So there you go – just a few of the indie books on my shelves. There are so many other publishers I could have mentioned or featured, had I more time and space (and been able to find them – where *is* my small collection of Peirene Press books???) But hopefully this might give you some ideas of what to read during February – there are riches to be found from independent publishers! 😀

2020 in Books – in which I once again fail to pick an outright winner…. ;D


As is traditional on the Ramblings, I’m going to take a look back over my year of reading to pick out some highlights. It certainly has been a very strange and unpleasant year, unlike any I’ve known – I hope 2021 will be better, but who knows what’s to come. Books have, as always, been a comfort and my coping mechanism; and I *have* read a little more than usual, despite the strains of coping with a pandemic world. As usual, I’m not going to do any kind of countdown or top ten – let’s just look at the bookish things which have kept me going!

Comfort reading

A favourite from this year’s BLCC’s releases!

2020 has most definitely been year when there’s been a need for comfort reading. My go-to books are Golden Age crime and once again the British Library Crime Classics have been a source of great joy. I’ve read a good number, and not a dud amongst them! I’ve also felt the urge to do a sudden bit of re-reading – for example, at one point needing pick up Miss Pettigrew Lives for a Day and revisit the wonderfully perfect ending. Longing for less complex times, I guess.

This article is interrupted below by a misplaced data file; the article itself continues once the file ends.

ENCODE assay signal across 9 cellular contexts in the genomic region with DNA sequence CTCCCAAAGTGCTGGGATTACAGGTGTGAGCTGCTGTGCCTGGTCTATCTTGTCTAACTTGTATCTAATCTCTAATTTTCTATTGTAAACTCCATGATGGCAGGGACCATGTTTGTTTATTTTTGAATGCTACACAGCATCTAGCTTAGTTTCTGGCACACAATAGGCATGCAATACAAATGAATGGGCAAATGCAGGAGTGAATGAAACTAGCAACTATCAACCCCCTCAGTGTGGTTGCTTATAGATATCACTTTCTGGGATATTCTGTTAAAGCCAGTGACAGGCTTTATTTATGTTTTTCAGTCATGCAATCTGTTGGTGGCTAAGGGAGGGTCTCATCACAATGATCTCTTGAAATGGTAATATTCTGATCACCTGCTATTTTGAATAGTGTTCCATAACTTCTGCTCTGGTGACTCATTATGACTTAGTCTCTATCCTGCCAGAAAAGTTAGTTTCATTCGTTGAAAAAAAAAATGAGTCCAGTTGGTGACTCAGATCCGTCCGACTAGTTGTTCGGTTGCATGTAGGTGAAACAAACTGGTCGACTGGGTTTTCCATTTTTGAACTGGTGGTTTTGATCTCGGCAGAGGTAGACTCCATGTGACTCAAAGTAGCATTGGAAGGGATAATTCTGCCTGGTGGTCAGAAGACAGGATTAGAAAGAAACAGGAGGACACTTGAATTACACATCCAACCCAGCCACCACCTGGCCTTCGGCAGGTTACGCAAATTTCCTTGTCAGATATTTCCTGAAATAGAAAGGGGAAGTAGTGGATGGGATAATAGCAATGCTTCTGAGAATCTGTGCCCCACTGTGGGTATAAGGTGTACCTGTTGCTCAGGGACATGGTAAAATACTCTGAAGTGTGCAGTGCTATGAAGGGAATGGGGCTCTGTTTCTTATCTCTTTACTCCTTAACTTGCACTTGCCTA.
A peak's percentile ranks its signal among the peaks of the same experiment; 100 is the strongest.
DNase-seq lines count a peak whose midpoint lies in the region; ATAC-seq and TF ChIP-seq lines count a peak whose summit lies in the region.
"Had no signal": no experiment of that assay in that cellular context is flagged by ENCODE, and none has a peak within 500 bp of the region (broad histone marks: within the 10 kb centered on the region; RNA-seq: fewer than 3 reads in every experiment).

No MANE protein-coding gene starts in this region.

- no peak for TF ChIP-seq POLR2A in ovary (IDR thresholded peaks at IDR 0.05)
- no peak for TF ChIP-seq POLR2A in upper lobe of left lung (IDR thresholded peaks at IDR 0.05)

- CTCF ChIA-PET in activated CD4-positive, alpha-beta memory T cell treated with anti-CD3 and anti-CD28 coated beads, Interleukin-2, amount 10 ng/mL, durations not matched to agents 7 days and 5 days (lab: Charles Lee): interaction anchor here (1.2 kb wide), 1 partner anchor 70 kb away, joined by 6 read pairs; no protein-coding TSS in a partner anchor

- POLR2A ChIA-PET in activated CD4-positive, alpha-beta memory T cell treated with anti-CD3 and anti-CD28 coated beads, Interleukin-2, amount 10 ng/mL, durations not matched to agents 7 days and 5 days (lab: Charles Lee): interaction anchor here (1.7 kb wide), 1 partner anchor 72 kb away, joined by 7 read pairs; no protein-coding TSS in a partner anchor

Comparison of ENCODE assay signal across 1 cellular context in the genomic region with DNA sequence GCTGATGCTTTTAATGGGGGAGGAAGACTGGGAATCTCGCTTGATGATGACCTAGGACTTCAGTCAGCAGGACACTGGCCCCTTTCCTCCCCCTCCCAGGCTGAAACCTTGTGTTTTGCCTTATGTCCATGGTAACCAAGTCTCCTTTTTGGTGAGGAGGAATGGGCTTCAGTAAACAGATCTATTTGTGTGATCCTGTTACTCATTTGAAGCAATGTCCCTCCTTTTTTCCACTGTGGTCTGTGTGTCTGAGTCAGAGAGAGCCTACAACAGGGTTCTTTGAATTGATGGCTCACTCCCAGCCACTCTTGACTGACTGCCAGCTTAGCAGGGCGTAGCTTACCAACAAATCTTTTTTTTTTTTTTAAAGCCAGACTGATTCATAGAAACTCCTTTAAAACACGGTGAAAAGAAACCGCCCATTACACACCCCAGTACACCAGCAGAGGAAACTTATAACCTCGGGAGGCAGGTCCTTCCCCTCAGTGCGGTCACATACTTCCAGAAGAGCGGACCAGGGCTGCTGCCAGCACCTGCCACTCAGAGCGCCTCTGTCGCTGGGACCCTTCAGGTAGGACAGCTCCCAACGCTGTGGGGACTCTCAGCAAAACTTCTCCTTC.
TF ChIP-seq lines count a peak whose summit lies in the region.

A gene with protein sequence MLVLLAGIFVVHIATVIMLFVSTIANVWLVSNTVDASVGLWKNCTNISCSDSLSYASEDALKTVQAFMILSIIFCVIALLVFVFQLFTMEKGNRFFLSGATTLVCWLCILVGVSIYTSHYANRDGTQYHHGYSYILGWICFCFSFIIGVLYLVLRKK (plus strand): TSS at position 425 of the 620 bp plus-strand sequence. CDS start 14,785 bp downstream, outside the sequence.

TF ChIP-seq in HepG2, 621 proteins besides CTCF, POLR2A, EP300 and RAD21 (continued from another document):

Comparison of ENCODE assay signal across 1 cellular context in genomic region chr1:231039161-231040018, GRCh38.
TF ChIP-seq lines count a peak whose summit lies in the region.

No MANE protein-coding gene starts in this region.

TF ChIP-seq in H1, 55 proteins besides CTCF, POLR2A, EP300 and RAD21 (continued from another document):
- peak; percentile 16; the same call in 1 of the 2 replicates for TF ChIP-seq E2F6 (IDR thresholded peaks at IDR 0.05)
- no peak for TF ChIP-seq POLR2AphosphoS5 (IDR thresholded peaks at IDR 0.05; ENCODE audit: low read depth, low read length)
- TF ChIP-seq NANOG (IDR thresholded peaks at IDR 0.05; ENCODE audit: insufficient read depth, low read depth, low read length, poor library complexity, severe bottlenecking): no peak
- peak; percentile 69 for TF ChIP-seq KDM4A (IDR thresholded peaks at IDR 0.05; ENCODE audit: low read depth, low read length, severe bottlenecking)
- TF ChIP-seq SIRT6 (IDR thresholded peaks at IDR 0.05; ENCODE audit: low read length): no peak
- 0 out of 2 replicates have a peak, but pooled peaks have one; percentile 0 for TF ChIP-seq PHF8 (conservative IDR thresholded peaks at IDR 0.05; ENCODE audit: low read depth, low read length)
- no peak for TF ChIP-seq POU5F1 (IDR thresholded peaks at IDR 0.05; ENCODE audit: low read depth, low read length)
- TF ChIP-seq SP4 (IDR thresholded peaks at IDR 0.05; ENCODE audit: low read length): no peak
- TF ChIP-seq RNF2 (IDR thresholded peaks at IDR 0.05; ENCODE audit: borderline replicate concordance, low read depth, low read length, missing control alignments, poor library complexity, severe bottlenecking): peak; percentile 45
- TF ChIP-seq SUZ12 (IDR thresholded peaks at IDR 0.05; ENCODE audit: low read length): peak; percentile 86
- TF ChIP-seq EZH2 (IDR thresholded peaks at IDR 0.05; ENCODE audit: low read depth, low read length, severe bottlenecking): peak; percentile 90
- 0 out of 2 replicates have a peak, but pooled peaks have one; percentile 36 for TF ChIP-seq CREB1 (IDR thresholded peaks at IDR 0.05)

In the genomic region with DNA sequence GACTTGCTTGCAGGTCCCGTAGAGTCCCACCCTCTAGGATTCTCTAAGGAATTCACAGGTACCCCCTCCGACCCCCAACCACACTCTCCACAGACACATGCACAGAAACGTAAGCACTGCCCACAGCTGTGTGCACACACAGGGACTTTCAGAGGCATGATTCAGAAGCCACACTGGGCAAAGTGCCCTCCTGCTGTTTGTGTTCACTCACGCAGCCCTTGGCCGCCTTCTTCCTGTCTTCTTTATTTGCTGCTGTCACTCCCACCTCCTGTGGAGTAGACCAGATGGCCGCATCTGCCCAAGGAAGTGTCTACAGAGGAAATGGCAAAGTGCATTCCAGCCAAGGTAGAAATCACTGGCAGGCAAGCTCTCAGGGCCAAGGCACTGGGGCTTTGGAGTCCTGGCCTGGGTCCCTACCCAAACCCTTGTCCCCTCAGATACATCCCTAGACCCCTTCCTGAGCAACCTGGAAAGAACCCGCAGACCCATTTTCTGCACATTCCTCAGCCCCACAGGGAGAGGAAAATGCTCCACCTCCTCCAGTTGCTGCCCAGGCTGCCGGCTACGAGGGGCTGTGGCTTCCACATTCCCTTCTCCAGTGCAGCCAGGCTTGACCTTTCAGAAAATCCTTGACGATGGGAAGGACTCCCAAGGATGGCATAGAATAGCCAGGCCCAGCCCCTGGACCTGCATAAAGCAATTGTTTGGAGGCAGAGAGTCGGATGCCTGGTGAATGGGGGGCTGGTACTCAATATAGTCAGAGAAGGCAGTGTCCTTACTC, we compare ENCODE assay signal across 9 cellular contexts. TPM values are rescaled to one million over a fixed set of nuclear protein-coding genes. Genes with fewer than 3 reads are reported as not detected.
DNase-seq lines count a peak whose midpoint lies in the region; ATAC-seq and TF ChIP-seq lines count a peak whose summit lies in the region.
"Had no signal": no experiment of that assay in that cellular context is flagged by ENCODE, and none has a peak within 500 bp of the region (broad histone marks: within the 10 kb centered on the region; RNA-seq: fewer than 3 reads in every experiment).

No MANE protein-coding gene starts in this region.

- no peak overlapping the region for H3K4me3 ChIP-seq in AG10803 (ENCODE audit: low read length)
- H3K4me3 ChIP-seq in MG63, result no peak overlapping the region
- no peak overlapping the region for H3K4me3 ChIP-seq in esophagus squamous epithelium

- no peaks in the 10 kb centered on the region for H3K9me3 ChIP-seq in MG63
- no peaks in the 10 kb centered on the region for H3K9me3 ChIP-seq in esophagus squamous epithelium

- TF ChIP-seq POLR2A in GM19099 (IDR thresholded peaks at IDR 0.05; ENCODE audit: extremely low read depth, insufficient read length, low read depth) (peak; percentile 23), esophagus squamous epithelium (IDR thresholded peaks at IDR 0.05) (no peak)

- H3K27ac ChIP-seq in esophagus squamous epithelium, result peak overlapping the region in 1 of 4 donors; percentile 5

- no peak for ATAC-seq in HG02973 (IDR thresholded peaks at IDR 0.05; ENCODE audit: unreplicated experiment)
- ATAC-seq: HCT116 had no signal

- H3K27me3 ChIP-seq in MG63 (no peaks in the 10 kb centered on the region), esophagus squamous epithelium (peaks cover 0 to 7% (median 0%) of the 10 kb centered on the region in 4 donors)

Indie Presses and Subscriptions

Some of the treats from my Renard Press sub.

If this year has been anything for me, it’s been the year of indie presses and subscriptions! Despite the lockdowns and restrictions, it’s been a joy to see independent publishers flourishing, supported by the love of serious readers and booklovers. I have spent happy hours with many wonderful indie imprints, authors and books, including Notting Hill Editions, Little Toller, Fum d’Estampa, Salt, Galley Beggar, Sublunary Editions and Renard Press; in fact, I did a nice little Q&A with Will Dady, the man behind the latter, for Shiny New Books. And of course it’s been lovely to keep up with Fizcarraldo Editions, who’ve released some quite marvellous volumes this year.

Which leads me on to…


I tend to steer away from most of these nowadays, as I find I get all enthusiastic about joining in then instantly want to go off in another direction! However, I did get involved in a Twitter-based readalong of the marvellous Malicroix (published by NYRB Classics), thanks to the influence of Dorian Stuber! A wonderful book and a great joy to take part in this! I’ve managed to reboot some of my personal reading projects, and even expand their scope – let’s see how that works out then…

Fitzcarraldos – I love Fitzcarraldos…

I also ended up co-hosting a two week celebration of the aforementioned Fitzcarraldo with Lizzy – Fitzcarraldo Editions Fortnight. Not only was this great fun, but it also got me reading quite a bit of my TBR – result! 😀

Which leads me on to…

Reading Weeks